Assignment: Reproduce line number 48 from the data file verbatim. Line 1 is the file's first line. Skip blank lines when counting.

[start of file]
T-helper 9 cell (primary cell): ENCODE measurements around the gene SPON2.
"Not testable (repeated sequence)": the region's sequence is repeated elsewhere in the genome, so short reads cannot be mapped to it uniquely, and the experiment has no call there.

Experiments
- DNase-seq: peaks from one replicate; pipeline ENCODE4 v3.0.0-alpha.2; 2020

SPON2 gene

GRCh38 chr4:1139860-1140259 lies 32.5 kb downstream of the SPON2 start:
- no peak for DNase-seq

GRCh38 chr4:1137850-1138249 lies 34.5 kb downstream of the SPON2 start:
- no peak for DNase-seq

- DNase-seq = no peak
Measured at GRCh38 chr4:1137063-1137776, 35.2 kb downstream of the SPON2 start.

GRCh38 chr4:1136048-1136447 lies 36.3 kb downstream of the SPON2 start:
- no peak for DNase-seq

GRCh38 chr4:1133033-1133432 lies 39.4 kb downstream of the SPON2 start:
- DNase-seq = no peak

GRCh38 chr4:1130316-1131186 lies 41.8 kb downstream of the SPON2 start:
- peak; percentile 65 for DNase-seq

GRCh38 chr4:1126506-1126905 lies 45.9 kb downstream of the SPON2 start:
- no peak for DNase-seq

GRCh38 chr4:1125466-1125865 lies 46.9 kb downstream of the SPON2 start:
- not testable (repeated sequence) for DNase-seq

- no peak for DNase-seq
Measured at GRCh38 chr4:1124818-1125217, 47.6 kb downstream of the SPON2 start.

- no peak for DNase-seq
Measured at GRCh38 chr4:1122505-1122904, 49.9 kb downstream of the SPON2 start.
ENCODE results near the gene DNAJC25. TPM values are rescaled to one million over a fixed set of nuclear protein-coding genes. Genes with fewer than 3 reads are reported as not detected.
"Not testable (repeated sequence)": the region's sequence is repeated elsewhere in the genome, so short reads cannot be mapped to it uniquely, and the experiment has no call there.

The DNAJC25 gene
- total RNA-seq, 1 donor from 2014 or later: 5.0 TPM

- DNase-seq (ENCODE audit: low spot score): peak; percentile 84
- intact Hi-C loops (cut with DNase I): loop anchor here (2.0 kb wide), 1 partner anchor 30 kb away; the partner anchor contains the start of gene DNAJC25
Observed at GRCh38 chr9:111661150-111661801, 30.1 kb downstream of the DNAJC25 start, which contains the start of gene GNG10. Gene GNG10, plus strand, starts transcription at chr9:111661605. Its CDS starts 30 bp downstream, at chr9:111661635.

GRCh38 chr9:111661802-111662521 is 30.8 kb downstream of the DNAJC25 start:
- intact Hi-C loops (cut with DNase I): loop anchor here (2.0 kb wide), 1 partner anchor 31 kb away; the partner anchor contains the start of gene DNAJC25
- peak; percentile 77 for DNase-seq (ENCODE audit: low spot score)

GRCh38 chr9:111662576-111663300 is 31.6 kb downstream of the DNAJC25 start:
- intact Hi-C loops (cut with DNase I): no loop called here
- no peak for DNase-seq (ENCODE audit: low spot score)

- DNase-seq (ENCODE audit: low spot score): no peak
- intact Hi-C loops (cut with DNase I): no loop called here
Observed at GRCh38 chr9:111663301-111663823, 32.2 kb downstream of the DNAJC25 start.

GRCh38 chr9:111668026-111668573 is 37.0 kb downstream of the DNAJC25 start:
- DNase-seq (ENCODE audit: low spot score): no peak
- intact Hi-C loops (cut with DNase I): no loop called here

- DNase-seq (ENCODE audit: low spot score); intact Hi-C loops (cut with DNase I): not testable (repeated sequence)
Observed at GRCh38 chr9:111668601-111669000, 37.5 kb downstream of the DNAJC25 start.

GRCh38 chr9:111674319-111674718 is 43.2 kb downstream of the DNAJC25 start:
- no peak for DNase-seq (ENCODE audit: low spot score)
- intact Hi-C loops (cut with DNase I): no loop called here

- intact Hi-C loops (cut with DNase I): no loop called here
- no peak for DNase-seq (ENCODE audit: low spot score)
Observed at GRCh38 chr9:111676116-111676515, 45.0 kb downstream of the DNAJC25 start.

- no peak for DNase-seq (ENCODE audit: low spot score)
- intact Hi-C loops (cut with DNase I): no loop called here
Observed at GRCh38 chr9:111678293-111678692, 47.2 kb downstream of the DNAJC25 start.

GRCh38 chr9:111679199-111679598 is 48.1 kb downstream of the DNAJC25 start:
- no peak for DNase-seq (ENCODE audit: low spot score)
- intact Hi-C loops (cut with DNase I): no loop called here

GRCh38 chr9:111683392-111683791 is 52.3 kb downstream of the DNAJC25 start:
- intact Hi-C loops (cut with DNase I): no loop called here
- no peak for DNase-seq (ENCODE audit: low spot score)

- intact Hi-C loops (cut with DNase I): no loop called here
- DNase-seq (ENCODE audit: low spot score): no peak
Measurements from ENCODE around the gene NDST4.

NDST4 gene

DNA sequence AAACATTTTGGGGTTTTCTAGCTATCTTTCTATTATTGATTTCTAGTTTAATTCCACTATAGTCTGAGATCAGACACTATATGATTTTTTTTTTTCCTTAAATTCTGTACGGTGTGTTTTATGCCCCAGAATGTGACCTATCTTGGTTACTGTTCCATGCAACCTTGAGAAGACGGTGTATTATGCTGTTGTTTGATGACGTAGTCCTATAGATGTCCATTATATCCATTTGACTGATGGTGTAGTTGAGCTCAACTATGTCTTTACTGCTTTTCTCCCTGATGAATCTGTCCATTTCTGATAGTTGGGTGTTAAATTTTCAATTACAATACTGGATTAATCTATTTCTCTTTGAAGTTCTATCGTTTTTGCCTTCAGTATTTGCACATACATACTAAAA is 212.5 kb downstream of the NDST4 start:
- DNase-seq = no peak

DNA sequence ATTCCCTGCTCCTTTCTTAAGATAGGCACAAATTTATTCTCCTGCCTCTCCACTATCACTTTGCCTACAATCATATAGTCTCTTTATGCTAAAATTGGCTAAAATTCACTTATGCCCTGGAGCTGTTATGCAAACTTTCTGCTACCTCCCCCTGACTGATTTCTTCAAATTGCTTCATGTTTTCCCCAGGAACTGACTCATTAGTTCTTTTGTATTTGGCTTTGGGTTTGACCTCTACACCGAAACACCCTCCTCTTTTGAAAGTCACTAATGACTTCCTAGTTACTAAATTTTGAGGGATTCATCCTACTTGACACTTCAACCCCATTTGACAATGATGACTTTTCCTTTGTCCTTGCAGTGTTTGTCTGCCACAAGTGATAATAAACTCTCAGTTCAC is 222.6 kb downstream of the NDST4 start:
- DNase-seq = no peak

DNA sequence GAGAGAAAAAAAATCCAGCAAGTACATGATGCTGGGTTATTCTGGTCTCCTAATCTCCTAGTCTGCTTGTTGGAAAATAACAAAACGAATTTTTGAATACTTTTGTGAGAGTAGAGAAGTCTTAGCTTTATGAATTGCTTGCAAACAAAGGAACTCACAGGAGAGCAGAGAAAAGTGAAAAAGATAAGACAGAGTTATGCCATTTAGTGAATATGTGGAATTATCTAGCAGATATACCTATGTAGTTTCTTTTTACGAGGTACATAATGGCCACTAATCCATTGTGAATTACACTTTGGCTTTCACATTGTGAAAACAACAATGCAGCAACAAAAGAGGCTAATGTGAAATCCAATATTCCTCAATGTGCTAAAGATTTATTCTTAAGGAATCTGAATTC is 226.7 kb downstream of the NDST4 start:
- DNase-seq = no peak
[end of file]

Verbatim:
- no peak for DNase-seq (ENCODE audit: low spot score)